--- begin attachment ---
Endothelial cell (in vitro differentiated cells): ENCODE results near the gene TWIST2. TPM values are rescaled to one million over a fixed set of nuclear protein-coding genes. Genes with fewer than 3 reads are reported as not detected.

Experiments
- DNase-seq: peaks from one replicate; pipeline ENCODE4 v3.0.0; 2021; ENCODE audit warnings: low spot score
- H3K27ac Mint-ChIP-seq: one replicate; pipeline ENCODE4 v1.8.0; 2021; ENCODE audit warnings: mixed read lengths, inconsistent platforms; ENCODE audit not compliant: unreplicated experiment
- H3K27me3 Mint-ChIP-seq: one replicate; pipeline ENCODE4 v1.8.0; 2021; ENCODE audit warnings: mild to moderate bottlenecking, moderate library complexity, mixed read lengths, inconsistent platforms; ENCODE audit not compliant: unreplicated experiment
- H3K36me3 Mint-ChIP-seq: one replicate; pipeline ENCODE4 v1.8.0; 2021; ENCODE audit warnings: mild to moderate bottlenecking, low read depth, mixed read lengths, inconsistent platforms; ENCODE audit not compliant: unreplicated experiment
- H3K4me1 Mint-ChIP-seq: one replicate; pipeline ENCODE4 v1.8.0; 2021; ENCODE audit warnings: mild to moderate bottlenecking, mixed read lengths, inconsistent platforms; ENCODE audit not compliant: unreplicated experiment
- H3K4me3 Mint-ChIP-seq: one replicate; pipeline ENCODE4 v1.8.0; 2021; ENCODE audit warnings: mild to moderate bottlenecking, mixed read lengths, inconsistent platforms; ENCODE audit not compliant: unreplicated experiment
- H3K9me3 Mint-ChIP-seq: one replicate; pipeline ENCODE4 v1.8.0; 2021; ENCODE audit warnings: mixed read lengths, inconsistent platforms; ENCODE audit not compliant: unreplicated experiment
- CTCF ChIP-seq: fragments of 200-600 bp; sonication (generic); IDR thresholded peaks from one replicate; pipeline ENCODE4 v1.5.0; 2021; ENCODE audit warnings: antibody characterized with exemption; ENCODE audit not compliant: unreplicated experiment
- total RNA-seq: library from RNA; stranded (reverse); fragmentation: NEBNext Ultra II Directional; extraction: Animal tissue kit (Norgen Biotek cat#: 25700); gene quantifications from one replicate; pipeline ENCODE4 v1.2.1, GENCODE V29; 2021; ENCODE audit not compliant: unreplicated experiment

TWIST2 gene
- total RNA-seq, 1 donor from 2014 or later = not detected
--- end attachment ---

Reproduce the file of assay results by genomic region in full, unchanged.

Endothelial cell (in vitro differentiated cells): ENCODE results near the gene TWIST2. TPM values are rescaled to one million over a fixed set of nuclear protein-coding genes. Genes with fewer than 3 reads are reported as not detected.

Experiments
- DNase-seq: peaks from one replicate; pipeline ENCODE4 v3.0.0; 2021; ENCODE audit warnings: low spot score
- H3K27ac Mint-ChIP-seq: one replicate; pipeline ENCODE4 v1.8.0; 2021; ENCODE audit warnings: mixed read lengths, inconsistent platforms; ENCODE audit not compliant: unreplicated experiment
- H3K27me3 Mint-ChIP-seq: one replicate; pipeline ENCODE4 v1.8.0; 2021; ENCODE audit warnings: mild to moderate bottlenecking, moderate library complexity, mixed read lengths, inconsistent platforms; ENCODE audit not compliant: unreplicated experiment
- H3K36me3 Mint-ChIP-seq: one replicate; pipeline ENCODE4 v1.8.0; 2021; ENCODE audit warnings: mild to moderate bottlenecking, low read depth, mixed read lengths, inconsistent platforms; ENCODE audit not compliant: unreplicated experiment
- H3K4me1 Mint-ChIP-seq: one replicate; pipeline ENCODE4 v1.8.0; 2021; ENCODE audit warnings: mild to moderate bottlenecking, mixed read lengths, inconsistent platforms; ENCODE audit not compliant: unreplicated experiment
- H3K4me3 Mint-ChIP-seq: one replicate; pipeline ENCODE4 v1.8.0; 2021; ENCODE audit warnings: mild to moderate bottlenecking, mixed read lengths, inconsistent platforms; ENCODE audit not compliant: unreplicated experiment
- H3K9me3 Mint-ChIP-seq: one replicate; pipeline ENCODE4 v1.8.0; 2021; ENCODE audit warnings: mixed read lengths, inconsistent platforms; ENCODE audit not compliant: unreplicated experiment
- CTCF ChIP-seq: fragments of 200-600 bp; sonication (generic); IDR thresholded peaks from one replicate; pipeline ENCODE4 v1.5.0; 2021; ENCODE audit warnings: antibody characterized with exemption; ENCODE audit not compliant: unreplicated experiment
- total RNA-seq: library from RNA; stranded (reverse); fragmentation: NEBNext Ultra II Directional; extraction: Animal tissue kit (Norgen Biotek cat#: 25700); gene quantifications from one replicate; pipeline ENCODE4 v1.2.1, GENCODE V29; 2021; ENCODE audit not compliant: unreplicated experiment

TWIST2 gene
- total RNA-seq, 1 donor from 2014 or later = not detected